What motivates you, and how do you stay motivated?

I’m really purpose driven, in setting up the Icehouse I think I’ve been given the best job and the best opportunity I could ever have, and that’s why I’ve stayed for years. 

I truly believe we’re making a difference for New Zealand and I define that by outcomes but mostly the things that happen to the companies we work with. 

There’s has to be a higher drive though, I love helping companies but ultimately I think we’re making a difference for New Zealand and New Zealanders, and that keeps me goin

How do you get things done? Are there any routines, habits or personal rules that you’ve used to help you get to success?

The things I have struggled most with is prioritisation, so I have this little matrix tool that I use every now and then when things get out of control.


You never want to be in the urgent and important quadrant, you want to be in the important but non-urgent box.

When I got really busy I put all my activities down for the next 3 months and try and get everything out of the urgent and important.

I’ve learnt, from getting feedback with the likes of 360 reviews, about the impact I have on other people and so, and I’m trying to be conscious that it’s not about me it’s about them, it’s not about me it’s about their activities.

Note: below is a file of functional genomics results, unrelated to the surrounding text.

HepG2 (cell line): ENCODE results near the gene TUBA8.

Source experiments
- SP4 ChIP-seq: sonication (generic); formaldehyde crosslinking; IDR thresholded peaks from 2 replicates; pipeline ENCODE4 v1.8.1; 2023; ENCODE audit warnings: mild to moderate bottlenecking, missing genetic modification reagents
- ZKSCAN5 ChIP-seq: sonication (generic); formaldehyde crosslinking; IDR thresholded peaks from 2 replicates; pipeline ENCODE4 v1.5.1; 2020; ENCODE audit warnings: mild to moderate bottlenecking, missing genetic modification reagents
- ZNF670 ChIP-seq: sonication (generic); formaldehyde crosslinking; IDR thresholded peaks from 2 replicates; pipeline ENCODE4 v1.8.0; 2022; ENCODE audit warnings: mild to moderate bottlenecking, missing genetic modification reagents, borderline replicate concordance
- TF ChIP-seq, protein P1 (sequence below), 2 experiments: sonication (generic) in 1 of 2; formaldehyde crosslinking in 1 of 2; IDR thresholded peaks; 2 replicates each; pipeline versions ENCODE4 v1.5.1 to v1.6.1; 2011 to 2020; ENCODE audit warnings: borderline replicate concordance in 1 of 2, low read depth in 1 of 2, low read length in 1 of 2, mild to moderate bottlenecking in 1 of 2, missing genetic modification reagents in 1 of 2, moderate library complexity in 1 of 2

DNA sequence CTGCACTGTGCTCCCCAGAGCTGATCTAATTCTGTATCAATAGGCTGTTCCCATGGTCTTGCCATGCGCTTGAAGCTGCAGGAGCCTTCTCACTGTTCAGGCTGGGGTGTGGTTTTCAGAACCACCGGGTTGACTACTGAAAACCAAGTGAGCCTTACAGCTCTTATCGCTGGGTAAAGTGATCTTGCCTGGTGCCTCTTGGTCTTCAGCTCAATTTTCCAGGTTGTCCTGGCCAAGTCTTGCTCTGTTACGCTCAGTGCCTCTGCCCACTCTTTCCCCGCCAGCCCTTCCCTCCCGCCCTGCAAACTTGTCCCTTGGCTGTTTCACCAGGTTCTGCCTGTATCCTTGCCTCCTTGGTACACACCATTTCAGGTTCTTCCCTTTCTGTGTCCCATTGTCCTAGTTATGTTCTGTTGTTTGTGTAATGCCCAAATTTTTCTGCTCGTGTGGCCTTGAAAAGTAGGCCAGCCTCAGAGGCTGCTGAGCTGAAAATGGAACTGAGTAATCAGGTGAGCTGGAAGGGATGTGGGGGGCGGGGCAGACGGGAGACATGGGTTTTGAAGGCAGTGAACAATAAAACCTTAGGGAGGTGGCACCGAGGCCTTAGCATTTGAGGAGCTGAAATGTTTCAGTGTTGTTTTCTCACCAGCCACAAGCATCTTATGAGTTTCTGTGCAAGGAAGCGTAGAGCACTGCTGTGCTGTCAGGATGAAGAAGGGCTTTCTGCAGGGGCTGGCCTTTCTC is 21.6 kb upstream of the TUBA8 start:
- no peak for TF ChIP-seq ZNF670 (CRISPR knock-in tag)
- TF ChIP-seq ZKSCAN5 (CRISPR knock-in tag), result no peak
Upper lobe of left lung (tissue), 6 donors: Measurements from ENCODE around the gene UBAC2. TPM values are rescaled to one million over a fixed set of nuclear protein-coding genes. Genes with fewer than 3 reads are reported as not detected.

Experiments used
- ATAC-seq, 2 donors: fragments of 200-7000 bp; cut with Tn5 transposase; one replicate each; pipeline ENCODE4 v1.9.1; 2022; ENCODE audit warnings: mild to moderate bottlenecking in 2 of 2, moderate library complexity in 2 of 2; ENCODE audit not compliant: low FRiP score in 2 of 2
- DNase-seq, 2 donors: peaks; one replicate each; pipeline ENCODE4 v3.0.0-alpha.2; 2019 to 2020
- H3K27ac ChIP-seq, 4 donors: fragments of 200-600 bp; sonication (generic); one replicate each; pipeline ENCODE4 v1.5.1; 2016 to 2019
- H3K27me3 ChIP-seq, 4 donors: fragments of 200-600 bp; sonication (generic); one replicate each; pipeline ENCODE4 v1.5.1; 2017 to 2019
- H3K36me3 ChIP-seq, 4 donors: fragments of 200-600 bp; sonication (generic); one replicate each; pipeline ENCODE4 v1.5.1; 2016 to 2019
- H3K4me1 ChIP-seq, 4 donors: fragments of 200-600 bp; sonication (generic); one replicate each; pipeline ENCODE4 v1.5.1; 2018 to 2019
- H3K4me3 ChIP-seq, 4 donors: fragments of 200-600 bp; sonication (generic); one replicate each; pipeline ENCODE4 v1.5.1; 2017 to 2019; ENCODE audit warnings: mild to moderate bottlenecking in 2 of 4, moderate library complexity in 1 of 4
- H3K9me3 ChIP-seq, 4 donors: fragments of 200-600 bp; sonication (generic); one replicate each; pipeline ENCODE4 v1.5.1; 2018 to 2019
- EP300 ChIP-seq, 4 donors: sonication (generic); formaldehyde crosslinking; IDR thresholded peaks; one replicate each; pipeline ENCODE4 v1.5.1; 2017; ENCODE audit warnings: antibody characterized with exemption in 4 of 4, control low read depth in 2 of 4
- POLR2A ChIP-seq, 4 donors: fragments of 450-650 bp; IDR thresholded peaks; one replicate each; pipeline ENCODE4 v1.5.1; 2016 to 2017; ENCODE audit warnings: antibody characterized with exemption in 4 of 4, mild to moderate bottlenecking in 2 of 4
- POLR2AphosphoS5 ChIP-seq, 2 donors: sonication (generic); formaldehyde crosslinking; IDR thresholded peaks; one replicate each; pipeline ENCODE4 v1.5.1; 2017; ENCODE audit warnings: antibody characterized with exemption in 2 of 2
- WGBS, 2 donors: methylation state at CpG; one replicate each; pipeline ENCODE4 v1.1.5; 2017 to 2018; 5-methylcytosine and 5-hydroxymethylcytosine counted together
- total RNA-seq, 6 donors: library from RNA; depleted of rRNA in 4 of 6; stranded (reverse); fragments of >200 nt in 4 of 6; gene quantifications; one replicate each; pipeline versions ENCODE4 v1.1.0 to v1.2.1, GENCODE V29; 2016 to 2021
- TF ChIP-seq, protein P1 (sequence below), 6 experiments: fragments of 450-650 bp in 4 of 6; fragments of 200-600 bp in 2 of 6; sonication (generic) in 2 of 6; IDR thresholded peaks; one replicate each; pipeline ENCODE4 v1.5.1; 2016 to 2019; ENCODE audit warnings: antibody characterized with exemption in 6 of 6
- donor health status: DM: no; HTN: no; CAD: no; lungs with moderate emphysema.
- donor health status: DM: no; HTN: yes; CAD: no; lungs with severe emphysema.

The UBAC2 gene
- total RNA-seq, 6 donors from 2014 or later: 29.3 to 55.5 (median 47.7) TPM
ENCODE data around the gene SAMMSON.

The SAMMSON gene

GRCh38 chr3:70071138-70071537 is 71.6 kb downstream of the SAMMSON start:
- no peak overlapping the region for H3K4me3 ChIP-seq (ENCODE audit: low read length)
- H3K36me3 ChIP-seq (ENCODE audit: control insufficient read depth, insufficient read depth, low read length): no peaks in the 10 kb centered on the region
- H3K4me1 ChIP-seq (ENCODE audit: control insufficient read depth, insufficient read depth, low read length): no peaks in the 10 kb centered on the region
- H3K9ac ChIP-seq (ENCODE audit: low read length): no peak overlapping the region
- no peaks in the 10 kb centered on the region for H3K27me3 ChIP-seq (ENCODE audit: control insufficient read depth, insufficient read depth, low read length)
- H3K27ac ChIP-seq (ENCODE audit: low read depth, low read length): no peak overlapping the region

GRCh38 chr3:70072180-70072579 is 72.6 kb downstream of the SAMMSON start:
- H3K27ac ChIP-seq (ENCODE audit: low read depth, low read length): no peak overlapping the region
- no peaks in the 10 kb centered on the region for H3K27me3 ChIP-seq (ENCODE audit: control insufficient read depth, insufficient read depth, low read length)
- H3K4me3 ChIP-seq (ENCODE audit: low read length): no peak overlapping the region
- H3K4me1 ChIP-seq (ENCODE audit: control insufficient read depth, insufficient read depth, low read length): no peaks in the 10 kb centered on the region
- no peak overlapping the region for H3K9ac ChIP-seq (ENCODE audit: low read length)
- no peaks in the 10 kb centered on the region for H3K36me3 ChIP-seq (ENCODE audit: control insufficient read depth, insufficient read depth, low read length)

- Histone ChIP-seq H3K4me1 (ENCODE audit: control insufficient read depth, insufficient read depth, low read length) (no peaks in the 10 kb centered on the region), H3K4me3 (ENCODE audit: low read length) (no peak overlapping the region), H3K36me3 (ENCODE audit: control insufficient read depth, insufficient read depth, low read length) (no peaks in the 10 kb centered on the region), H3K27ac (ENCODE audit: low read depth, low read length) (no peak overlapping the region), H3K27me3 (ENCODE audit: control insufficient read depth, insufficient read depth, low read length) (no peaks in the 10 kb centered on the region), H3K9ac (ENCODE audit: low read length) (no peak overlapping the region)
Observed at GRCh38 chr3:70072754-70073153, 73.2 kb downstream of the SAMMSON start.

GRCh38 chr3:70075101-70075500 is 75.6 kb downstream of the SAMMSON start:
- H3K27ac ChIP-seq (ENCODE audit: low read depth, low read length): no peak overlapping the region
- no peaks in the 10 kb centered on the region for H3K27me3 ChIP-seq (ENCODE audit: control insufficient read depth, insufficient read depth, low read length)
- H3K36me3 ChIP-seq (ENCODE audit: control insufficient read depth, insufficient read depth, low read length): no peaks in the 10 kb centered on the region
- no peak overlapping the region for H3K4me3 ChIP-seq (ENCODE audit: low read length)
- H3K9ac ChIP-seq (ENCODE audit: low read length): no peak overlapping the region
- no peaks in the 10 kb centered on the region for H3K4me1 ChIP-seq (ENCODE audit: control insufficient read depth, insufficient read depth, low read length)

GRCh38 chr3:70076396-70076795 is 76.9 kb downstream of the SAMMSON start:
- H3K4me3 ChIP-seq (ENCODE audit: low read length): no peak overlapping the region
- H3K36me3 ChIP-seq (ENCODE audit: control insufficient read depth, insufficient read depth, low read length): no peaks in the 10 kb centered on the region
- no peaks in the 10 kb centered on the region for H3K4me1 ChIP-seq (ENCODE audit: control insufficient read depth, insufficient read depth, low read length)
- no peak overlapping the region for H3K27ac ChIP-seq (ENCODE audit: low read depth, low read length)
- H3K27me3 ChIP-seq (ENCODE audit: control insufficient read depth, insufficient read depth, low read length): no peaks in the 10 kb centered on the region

I get things done by having a clear set of priorities, and holding other people accountable, and lists also work for me. I am poor at the accountability thing – need to work on that!

What three attributes were most important for getting you where you are today? 

Energy, self awareness, variety.

What attributes would you like to be renowned for?

Self awareness.

What do you do when things aren’t going your way?

What I used to do is throw my toys, and that’s linked to the paranoia “they’re all out for me”.

My personal coach that I’m working with now, we talk about staying the course. 

Just stop. Pause. Don’t do anything.... and don’t send an email saying ‘you’re a fuckwit’

Just relax calm down, pick up the phone, talk to people.

So when it’s not going my way it’s just a pause now. That’s the biggest thing just pause.

What’s getting your arse out of bed at the moment? 

Mostly for me it’s about what can make The Icehouse more successful, and how can we deliver value to our customers. Which sounds really tweed but that’s how you build successes

What is the most important piece of advice you'd give to an aspiring leader?

It’s not all about you.

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  • Peter T says
    Another great article about an inspirational person who encourages New Zealand businesses to succeed!!!
  • The Who!? says
    Awesome insight, cheers to that!
  • Chris says
    This will be a great series. Can't wait for more of Andy!
  • Richard says
    Well done on getting in front of someone with great insights. Looking forward to future 'leader profile' series.
  • Phil says
    Fantastic, looking forward to more.
  • barnes10 says
    great series....looking forward to it.